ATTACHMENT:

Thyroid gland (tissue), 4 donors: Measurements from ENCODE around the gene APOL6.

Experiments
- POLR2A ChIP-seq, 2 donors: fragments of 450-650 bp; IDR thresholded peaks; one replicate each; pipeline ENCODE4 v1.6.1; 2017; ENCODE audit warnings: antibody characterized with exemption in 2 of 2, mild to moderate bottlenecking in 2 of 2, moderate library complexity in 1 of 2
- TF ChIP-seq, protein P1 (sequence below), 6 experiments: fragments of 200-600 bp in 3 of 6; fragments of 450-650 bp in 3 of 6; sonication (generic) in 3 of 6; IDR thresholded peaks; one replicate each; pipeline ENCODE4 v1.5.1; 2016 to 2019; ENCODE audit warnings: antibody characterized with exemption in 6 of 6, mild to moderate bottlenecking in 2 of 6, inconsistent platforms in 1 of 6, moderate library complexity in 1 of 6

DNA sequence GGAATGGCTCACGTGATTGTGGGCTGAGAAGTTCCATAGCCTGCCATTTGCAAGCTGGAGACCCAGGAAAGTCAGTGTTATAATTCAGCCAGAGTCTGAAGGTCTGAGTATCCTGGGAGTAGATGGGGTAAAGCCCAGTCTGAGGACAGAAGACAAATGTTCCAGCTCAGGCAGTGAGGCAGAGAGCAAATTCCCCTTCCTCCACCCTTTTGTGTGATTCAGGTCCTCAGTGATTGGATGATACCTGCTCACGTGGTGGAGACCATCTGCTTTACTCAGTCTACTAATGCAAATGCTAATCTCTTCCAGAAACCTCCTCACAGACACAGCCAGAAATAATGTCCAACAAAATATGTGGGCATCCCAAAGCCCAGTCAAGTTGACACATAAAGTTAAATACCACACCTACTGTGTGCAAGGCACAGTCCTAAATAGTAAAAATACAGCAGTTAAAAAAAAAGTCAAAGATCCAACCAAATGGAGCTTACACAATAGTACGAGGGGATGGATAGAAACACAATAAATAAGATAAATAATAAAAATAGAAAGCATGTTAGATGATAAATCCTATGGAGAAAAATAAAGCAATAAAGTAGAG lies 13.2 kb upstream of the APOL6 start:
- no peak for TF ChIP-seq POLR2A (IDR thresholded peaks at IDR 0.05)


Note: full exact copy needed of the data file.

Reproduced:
Thyroid gland (tissue), 4 donors: Measurements from ENCODE around the gene APOL6.

Experiments
- POLR2A ChIP-seq, 2 donors: fragments of 450-650 bp; IDR thresholded peaks; one replicate each; pipeline ENCODE4 v1.6.1; 2017; ENCODE audit warnings: antibody characterized with exemption in 2 of 2, mild to moderate bottlenecking in 2 of 2, moderate library complexity in 1 of 2
- TF ChIP-seq, protein P1 (sequence below), 6 experiments: fragments of 200-600 bp in 3 of 6; fragments of 450-650 bp in 3 of 6; sonication (generic) in 3 of 6; IDR thresholded peaks; one replicate each; pipeline ENCODE4 v1.5.1; 2016 to 2019; ENCODE audit warnings: antibody characterized with exemption in 6 of 6, mild to moderate bottlenecking in 2 of 6, inconsistent platforms in 1 of 6, moderate library complexity in 1 of 6

DNA sequence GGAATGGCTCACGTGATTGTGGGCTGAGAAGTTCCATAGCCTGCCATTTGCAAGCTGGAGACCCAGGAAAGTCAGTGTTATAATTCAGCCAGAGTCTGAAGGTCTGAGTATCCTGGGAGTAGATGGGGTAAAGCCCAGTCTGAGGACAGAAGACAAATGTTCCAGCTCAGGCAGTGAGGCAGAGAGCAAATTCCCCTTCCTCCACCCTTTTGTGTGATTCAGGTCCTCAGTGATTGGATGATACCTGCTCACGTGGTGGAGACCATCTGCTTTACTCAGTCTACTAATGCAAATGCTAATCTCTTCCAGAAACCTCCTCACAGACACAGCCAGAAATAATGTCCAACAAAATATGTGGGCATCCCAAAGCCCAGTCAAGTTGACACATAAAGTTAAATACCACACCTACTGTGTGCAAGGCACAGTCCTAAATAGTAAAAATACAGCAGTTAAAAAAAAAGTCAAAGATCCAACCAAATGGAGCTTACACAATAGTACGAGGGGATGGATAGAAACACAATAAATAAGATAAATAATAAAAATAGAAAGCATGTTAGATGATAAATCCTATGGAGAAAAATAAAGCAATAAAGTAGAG lies 13.2 kb upstream of the APOL6 start:
- no peak for TF ChIP-seq POLR2A (IDR thresholded peaks at IDR 0.05)